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Why Replications Do Not Fix the Reproducibility Crisis: A Model and Evidence from a Large-Scale Vignette Experiment (WP-19-04)

Adam J. Berinksy, James N. Druckman, Teppei Yamamoto

Scientists have become increasingly concerned that “most published research findings are false” Ioannidis (2005), and have emphasized the need for replication studies. Replication entails a researcher repeating a prior research study with newly collected data. The mixed results of large-scale replication efforts have led some to conclude there is a “reproducibility crisis”: false positives are pervasive. One solution is to encourage more replications. Yet, replication studies can alter the published literature only if they actually are published. And it may well be that replication studies themselves are subject to “publication bias.” The researchers offer a micro-level model of the publication process involving an initial study and a replication. The model incorporates possible publication bias both at the initial and replication stages. This enables them to investigate the implications of publication biases on various statistical metrics of evidence quality.

They then estimate the key parameters of the model with a large-scale vignette experiment conducted with political science professors teaching at Ph.D.-granting institutions in the United States. Their results show substantial evidence of publication bias: on average, respondents judged statistically significant results about 20 percentage points more likely to be published than statistically insignificant results. They further find evidence of what they call a “gotcha bias.” Replication studies that run contrary to the existing literature are more likely to be published than those consistent with past research.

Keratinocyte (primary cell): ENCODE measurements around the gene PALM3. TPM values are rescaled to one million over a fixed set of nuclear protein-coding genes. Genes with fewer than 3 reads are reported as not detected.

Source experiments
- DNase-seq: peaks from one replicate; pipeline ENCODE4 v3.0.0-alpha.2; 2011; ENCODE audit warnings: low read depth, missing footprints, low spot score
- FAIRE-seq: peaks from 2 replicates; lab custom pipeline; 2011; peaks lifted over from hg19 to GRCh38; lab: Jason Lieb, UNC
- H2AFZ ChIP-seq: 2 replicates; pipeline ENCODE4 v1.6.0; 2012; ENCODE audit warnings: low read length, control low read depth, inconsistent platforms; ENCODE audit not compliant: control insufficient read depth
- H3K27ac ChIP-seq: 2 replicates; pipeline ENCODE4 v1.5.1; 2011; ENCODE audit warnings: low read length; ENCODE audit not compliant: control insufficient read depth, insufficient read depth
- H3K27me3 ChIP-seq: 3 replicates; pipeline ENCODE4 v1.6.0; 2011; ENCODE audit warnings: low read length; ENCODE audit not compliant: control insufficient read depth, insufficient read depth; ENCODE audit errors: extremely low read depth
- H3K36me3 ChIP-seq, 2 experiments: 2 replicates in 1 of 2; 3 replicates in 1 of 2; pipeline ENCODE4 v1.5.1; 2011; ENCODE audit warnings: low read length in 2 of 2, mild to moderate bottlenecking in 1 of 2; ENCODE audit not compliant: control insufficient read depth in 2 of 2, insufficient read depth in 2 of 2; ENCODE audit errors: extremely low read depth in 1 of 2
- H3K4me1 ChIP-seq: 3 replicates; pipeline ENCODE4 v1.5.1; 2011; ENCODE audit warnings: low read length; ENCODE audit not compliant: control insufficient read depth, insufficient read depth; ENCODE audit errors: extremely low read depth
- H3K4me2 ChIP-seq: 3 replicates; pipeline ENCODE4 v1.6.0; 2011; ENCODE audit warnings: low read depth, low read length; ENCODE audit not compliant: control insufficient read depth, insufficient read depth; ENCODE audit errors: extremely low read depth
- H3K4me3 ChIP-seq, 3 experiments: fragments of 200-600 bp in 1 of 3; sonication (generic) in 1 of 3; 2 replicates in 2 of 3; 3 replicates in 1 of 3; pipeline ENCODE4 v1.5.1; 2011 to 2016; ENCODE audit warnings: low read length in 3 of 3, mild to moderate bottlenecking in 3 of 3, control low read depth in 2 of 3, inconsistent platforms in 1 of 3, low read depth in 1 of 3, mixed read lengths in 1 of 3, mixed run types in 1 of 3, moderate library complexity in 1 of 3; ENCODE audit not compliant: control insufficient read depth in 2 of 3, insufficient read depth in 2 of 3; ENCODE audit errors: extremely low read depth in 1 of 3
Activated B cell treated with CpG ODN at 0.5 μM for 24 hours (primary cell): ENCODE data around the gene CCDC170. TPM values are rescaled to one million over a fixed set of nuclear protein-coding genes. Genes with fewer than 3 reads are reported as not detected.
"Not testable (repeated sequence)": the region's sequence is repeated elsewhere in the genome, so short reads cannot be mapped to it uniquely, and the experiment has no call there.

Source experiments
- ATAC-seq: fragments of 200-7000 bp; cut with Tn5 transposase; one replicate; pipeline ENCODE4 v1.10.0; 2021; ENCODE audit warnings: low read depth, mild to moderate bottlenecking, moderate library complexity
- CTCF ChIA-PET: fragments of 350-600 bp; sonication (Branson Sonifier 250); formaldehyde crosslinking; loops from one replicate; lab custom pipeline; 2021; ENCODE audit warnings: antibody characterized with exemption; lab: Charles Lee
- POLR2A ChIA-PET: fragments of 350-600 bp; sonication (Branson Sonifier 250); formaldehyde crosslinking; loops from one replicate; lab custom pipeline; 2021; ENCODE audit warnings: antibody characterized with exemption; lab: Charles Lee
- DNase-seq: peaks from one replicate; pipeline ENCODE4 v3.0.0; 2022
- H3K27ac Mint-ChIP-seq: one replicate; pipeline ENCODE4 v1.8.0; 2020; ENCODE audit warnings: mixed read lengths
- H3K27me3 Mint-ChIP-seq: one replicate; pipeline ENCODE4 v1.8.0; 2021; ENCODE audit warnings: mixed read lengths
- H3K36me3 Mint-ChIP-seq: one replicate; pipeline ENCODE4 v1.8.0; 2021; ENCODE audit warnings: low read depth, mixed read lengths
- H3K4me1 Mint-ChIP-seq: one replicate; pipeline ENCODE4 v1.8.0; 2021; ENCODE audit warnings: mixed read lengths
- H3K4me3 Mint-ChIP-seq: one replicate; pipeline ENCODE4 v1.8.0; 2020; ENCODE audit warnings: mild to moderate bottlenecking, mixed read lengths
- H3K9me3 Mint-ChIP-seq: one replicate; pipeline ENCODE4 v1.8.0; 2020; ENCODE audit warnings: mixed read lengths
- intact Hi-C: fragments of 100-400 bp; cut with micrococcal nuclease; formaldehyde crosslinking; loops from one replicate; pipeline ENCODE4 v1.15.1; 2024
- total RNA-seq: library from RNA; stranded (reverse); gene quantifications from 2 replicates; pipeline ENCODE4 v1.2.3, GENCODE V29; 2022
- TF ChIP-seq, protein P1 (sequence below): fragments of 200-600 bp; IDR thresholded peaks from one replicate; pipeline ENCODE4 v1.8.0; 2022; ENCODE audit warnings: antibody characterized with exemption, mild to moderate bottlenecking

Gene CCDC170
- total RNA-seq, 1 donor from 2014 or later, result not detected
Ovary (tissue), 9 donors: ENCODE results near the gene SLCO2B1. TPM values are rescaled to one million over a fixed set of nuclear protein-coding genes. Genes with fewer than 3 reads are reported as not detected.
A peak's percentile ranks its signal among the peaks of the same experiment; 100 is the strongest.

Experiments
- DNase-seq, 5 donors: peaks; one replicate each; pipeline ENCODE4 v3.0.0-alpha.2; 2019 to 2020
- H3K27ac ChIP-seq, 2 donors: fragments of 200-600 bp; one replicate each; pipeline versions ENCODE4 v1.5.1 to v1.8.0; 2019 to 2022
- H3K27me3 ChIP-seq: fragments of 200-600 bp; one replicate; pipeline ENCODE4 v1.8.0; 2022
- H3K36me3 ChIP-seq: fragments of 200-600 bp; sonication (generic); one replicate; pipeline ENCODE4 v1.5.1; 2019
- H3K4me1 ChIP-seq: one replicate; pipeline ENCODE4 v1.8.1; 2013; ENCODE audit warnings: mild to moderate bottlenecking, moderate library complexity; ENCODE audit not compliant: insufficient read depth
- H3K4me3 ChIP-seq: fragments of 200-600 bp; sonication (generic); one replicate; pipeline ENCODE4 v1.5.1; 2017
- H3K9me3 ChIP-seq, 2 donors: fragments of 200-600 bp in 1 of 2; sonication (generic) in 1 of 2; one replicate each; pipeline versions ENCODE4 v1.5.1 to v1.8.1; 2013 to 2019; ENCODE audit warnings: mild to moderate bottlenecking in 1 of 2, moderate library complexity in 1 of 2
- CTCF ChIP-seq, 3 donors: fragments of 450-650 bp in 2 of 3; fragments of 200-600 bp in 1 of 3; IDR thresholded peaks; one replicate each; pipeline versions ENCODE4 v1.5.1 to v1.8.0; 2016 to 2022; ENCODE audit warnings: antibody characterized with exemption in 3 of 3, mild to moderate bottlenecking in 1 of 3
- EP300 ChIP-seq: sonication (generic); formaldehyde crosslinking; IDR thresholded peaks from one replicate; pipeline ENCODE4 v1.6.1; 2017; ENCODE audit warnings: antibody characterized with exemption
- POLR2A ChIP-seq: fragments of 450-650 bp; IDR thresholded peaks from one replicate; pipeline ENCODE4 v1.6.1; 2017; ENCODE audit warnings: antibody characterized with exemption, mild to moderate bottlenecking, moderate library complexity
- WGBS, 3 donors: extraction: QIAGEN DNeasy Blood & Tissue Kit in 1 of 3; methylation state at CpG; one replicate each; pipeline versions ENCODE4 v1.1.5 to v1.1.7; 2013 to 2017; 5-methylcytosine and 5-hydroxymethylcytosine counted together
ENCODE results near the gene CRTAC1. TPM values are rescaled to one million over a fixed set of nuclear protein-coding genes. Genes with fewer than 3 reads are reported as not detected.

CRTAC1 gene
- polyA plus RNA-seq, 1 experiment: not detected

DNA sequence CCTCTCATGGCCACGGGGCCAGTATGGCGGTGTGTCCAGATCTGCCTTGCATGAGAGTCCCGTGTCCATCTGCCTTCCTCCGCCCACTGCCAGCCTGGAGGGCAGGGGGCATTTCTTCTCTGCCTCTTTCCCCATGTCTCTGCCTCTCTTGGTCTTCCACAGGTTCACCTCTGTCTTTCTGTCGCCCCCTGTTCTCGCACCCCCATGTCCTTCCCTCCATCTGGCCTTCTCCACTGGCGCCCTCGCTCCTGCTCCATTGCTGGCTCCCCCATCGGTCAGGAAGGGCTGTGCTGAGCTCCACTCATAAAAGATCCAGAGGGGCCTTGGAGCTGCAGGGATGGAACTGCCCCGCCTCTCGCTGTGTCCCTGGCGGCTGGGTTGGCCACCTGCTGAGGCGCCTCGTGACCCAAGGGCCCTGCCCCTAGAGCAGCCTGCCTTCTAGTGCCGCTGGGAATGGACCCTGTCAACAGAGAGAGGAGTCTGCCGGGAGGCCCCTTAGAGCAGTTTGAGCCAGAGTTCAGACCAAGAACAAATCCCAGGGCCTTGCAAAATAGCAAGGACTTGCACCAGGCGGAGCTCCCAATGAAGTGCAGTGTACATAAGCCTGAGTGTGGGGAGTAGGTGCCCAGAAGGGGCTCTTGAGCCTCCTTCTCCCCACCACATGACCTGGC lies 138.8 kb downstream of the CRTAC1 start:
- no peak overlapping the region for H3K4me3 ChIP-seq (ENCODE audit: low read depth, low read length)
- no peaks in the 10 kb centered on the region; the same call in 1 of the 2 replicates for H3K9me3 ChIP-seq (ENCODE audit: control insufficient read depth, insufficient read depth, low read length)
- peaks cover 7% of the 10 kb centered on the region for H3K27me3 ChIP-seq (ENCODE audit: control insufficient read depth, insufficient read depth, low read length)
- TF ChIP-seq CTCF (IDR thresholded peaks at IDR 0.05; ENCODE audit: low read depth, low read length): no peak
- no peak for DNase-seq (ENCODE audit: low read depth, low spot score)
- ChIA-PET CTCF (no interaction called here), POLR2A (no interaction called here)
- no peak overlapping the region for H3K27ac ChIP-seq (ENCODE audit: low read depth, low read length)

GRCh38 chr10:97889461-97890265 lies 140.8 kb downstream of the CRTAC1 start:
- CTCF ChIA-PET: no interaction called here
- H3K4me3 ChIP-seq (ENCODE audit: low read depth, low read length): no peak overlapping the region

Publication biases at the replication stage also can lead to the appearance of increased reproducibility even when there are actually more false positive results entering the published literature.

Adam J. Berinksy, Professor of Political Science, Massachusetts Institute of Technology

James N. Druckman, Payson S. Wild Professor of Political Science and IPR Fellow, Northwestern University

Teppei Yamamoto, Associate Professor of Political Science, Massachusetts Institute of Technology

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